Real estate investments tend to appreciate over time, and an excellent investment will enable you to reap extensive financial rewards. As such, real estate properties thus allow you to monetize your purchase in multiple ways – and in ways that a REIT may not be able to assist you with.
Owning real estate assets also tends to come with tax benefits. You must check with a tax expert to understand how specific tax benefits may apply to you. Still, between depreciation, business tax deductions, QBI, deferring tax gains with 1031 exchanges, and more, you can reduce your overall tax bill.
Learn Valuable Skills
Finally, owning real estate gives you the chance to expand. The skills you learn when evaluating, buying, marketing, and managing one rental property are transferrable to other jobs and are considered high-income skills.
Once you own a rental property, you can work with others and save up enough money to make another purchase – then another – then another. As such, the nature of owning a real estate market gives you the chance to expand your real estate business.
Disadvantages of Investing in a Rental Property
Owning a rental property does come with real challenges.
It Involves Time and Effort
Owning a rental property is a lot of work! When you own a rental property, you must monitor several regulations, manage payments, market your property, handle regular maintenance, and more. You may face significant financial challenges if you lack the necessary skills in any of these areas.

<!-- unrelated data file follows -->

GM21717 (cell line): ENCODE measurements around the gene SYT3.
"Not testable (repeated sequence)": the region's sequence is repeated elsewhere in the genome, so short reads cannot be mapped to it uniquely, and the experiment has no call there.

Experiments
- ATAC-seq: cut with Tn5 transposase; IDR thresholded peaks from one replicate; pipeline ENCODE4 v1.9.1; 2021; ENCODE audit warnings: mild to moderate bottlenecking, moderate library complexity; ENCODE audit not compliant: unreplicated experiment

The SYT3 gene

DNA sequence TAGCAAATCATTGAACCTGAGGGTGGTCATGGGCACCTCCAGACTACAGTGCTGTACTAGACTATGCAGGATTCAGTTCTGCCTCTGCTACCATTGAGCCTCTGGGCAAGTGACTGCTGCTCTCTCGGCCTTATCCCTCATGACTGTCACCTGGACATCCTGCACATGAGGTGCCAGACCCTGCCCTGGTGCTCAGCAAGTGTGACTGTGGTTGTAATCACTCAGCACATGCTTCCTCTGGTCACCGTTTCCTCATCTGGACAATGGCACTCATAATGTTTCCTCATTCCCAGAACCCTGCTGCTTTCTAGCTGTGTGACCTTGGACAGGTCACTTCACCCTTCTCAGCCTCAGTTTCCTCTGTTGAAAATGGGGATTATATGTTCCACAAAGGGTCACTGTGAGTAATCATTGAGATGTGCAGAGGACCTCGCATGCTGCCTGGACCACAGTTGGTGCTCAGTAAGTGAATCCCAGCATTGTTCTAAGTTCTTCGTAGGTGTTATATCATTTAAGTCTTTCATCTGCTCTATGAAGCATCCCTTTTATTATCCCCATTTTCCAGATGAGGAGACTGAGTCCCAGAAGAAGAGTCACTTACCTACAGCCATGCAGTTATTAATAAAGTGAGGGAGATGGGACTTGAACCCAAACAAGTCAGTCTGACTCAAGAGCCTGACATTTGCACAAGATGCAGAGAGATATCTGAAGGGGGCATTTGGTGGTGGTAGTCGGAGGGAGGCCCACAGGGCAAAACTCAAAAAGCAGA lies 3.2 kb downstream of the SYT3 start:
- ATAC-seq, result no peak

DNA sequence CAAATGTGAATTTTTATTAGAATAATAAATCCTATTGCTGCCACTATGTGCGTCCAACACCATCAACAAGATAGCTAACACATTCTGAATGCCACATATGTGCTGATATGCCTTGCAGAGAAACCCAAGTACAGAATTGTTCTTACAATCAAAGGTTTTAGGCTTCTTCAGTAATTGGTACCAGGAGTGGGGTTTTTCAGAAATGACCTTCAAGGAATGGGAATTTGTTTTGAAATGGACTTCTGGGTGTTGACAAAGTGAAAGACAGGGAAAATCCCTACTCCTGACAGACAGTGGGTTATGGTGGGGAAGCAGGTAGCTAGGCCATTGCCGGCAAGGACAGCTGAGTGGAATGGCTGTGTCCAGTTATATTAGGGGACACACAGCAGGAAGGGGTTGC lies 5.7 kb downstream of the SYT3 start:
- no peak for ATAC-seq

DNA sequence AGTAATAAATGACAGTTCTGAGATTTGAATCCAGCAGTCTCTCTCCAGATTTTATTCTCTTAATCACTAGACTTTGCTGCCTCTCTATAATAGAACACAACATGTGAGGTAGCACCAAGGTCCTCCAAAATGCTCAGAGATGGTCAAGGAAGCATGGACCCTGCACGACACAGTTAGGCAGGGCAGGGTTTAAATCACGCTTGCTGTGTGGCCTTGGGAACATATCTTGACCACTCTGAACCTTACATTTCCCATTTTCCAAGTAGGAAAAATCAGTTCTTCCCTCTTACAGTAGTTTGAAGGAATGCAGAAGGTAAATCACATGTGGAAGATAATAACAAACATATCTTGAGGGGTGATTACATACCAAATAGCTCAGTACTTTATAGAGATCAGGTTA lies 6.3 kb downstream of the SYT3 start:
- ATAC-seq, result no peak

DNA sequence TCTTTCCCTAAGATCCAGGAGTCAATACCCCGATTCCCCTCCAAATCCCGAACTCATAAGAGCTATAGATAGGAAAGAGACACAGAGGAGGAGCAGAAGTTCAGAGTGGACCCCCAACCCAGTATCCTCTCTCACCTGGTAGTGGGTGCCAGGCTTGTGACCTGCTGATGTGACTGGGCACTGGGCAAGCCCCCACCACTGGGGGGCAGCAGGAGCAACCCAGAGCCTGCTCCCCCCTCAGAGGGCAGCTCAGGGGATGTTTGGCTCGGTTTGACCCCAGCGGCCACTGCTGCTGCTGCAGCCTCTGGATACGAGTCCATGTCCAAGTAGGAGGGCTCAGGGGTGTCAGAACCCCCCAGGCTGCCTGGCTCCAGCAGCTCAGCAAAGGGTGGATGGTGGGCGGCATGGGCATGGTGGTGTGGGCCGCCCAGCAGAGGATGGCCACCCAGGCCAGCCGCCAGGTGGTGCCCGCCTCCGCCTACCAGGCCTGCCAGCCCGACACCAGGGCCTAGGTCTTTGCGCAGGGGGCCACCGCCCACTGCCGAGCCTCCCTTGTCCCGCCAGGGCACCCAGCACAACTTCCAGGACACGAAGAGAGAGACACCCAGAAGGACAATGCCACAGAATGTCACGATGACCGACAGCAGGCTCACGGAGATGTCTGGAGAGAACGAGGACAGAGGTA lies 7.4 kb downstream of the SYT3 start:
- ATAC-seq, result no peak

Alternatively, you can seek a professional property manager to help you manage your property portfolio, handle maintenance, and deal with tenants. However, this can be very expensive and potentially cut into any financial gains you make.
High Cost of Entry
Furthermore, there is a very high barrier to entry. Buying a home and selling it means that you have to save up for a down payment and make regular monthly payments – which may be in addition to your existing home. Buying rental properties, as noted above, means a lot of work, and some relatively specialized work, as you will have to know where to buy the property and make sure that you buy an excellent rental property.
Risk to Rental Property Ownership
There is always the potential for a catastrophic disaster. Owning a rental property may mean you are always one lousy tenant or catastrophe away from losing everything. Of course, you must purchase insurance to cover you from a loss, but no insurance guarantees 100% replacement.
Furthermore, there is always the possibility of a legal challenge that can take time, cause stress, and ultimately cost you thousands of dollars in legal bills and judgments against you.
Are REITs Better Than Rental Property